16. He rivets his limber flow to the beat and effortlessly produces the kind of good-natured braggadocio and gymnastic wordplay of his glory days.
  17. Looks like we finally got the Mos Def we were waiting for.
  18. The Ecstatic feels like the album Mos has always wanted and intended to make. It's experimental and progressive without being too left-field and isolating.
  19. This feels indulgent without MD being committed to any of his whims, and that exposes Mos Def as an artist that no longer seems to know what he wants to do.
  20. With shadowy beats from Madlib and the late J Dilla, plus dense rhymes about Darwin and a rough Brooklyn upbringing, Mos Def's fourth solo album is both mildly strange and a clear step up from his dismally undercooked 2007 record, True Magic.
  21. With leftfield collaborations with Slick Rick on one side and the reedy-feely Georgia Anne Muldrow on the other, The Ecstatic isn't the concentrated wonder that is "Black on Both Sides," but it's a refreshing bounce back from the precipice of the Land of Sellout.
  22. 80
    The Ecstatic is easily his finest full-length since "Black on Both Sides," his 1999 solo debut.
  23. The Ecstatic is solid from front to back, but it's not always entirely cohesive. The production is uniquely executed, with the beats often focusing more on sample placement than drums and bass, but it's this lack of a low-end that sometimes makes your head nod in backwards directions.
  24. It's taken a decade, but Def has finally produced a worthy follow-up to his beloved solo debut.
  25. The feeling that Mos has not really moved on since his heyday (he has spent much of the past decade in Hollywood) is palpable. Such is the prevailing quality of the production, however - nowhere more apparent than in the Middle Eastern flavours laid on by Madlib - that it doesn't really seem to matter.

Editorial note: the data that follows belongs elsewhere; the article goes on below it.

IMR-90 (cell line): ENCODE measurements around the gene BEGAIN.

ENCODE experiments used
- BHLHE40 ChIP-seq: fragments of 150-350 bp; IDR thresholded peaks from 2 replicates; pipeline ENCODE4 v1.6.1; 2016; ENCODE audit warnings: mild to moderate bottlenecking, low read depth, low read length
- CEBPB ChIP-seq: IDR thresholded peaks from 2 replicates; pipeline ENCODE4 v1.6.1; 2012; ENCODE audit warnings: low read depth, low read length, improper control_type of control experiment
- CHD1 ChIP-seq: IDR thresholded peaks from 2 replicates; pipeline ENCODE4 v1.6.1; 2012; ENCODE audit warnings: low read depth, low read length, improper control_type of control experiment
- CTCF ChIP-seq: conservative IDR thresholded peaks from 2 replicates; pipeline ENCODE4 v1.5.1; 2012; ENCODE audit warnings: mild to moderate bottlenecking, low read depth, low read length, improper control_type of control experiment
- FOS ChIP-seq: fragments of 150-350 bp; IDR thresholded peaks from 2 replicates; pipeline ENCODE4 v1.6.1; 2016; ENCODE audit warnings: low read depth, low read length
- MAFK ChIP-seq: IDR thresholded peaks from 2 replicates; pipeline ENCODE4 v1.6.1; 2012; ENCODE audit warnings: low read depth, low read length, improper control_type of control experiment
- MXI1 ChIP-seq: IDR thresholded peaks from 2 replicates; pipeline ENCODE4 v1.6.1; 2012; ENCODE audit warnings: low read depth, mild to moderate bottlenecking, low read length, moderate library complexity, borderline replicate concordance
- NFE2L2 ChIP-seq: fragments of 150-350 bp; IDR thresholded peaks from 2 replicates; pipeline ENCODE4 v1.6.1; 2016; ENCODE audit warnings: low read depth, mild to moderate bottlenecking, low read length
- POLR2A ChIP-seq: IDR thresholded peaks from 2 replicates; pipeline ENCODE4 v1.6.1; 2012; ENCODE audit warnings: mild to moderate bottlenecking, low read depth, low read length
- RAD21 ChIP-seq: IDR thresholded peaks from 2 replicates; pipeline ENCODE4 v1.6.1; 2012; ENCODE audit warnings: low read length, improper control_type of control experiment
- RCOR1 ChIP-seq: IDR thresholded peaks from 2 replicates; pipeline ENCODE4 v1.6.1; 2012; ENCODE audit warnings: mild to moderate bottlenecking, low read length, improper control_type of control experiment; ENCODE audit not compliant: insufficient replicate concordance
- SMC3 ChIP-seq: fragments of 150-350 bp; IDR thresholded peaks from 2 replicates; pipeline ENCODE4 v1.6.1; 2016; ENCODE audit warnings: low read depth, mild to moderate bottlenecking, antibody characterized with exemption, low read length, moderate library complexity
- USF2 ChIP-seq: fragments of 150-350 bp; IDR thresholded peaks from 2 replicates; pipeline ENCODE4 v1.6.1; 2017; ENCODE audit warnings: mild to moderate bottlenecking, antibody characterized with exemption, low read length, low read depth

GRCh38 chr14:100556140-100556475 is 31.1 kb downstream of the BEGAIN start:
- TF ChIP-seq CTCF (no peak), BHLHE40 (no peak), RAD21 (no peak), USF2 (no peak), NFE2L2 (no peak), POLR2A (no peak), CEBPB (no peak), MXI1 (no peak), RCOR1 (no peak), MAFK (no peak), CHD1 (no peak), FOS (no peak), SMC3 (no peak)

26. 80
    Mos Def can still create the year's finest hip hop album. [Sep 2009, p.88]
  27. The songs are brief and direct, the best of them hit hard and make a real impression, and the worst breeze by innocuously, instead of lingering like Mos' painful past failures.
  28. 80
    It's a typically eccentric tour de force from Mos Def. But this time, he recruits producers capable of keeping pace with him.
User Score

Universal acclaim- based on 50 Ratings

User score distribution:
  1. Positive: 17 out of 17
  2. Mixed: 0 out of 17
  3. Negative: 0 out of 17
  1. MikeW.
    Jun 10, 2009
    Great uplifting album that serves as a reminder of how blessed we really are to be alive (even in these difficult times)! I am so happy that we got Mos from Black on Both Sides back! Although there is some pretty tough subject matter, Mos always maintains that hopeful tone throughout the album and reminds us: "Don't Worry we are forgiven"! The Ecstatic is just pure bliss coming from a very talented sublime rapper! Full Review »
  2. May 15, 2014
    This album was like a 'Welcome Back' party for Mos Def. He nailed it with his wide variety of beats. I can't stop singing 'Quiet Dog Bite Hard' and 'Casa Bey' as the fast pace and smooth beats took me away. Thank you for this. Thumbs up! Full Review »
  3. Mar 31, 2013
    this album is unbelievable. it shows how an album is supposed to be made. starting off stronge, and ending at its strongest. casa bey is easily the best song on the album. and the guests are also fantastic. everyone should listen Full Review »